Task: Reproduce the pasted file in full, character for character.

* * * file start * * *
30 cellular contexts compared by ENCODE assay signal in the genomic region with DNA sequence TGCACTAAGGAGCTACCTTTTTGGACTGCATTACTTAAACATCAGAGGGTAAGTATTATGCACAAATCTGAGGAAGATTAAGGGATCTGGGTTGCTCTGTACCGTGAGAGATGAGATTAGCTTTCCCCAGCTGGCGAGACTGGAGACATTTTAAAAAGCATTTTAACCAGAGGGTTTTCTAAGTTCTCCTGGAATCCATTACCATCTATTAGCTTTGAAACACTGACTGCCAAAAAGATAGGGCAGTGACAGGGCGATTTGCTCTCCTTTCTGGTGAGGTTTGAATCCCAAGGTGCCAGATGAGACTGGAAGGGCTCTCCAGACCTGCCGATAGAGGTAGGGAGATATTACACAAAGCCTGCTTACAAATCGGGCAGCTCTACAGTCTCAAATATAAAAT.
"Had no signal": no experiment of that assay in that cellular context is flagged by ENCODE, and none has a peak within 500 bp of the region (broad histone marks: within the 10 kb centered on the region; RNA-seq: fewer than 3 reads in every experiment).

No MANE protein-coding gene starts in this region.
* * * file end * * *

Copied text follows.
30 cellular contexts compared by ENCODE assay signal in the genomic region with DNA sequence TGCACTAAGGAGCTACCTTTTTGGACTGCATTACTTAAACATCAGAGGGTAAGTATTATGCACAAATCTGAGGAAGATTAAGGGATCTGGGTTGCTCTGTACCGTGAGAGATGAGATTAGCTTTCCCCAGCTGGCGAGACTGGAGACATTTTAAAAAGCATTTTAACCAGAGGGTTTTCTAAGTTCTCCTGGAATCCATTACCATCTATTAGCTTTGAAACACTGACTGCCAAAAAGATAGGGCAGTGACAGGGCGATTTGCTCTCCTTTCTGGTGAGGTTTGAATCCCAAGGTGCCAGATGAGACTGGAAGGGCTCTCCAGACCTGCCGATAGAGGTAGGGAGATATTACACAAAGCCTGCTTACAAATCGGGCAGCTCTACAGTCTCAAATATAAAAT.
"Had no signal": no experiment of that assay in that cellular context is flagged by ENCODE, and none has a peak within 500 bp of the region (broad histone marks: within the 10 kb centered on the region; RNA-seq: fewer than 3 reads in every experiment).

No MANE protein-coding gene starts in this region.